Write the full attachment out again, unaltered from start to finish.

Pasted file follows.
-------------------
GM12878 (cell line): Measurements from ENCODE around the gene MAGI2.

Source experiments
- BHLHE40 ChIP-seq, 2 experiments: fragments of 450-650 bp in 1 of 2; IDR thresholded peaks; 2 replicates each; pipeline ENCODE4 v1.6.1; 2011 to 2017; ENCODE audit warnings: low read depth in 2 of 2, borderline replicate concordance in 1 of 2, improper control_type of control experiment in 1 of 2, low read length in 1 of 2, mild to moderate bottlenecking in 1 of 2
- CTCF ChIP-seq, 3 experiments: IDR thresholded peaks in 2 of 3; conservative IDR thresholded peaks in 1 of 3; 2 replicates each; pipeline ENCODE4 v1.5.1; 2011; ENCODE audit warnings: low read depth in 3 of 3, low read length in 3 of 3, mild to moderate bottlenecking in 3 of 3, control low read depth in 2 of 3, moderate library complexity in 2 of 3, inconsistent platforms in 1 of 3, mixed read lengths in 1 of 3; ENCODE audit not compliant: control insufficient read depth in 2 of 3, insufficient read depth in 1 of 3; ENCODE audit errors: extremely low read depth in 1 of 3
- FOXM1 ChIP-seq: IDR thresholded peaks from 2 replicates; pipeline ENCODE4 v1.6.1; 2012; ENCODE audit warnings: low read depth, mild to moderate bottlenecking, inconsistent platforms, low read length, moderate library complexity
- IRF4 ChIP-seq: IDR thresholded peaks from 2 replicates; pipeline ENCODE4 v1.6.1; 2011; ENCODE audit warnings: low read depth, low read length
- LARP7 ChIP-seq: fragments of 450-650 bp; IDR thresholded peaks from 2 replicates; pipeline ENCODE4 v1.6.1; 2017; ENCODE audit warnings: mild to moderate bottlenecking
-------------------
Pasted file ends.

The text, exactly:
GM12878 (cell line): Measurements from ENCODE around the gene MAGI2.

Source experiments
- BHLHE40 ChIP-seq, 2 experiments: fragments of 450-650 bp in 1 of 2; IDR thresholded peaks; 2 replicates each; pipeline ENCODE4 v1.6.1; 2011 to 2017; ENCODE audit warnings: low read depth in 2 of 2, borderline replicate concordance in 1 of 2, improper control_type of control experiment in 1 of 2, low read length in 1 of 2, mild to moderate bottlenecking in 1 of 2
- CTCF ChIP-seq, 3 experiments: IDR thresholded peaks in 2 of 3; conservative IDR thresholded peaks in 1 of 3; 2 replicates each; pipeline ENCODE4 v1.5.1; 2011; ENCODE audit warnings: low read depth in 3 of 3, low read length in 3 of 3, mild to moderate bottlenecking in 3 of 3, control low read depth in 2 of 3, moderate library complexity in 2 of 3, inconsistent platforms in 1 of 3, mixed read lengths in 1 of 3; ENCODE audit not compliant: control insufficient read depth in 2 of 3, insufficient read depth in 1 of 3; ENCODE audit errors: extremely low read depth in 1 of 3
- FOXM1 ChIP-seq: IDR thresholded peaks from 2 replicates; pipeline ENCODE4 v1.6.1; 2012; ENCODE audit warnings: low read depth, mild to moderate bottlenecking, inconsistent platforms, low read length, moderate library complexity
- IRF4 ChIP-seq: IDR thresholded peaks from 2 replicates; pipeline ENCODE4 v1.6.1; 2011; ENCODE audit warnings: low read depth, low read length
- LARP7 ChIP-seq: fragments of 450-650 bp; IDR thresholded peaks from 2 replicates; pipeline ENCODE4 v1.6.1; 2017; ENCODE audit warnings: mild to moderate bottlenecking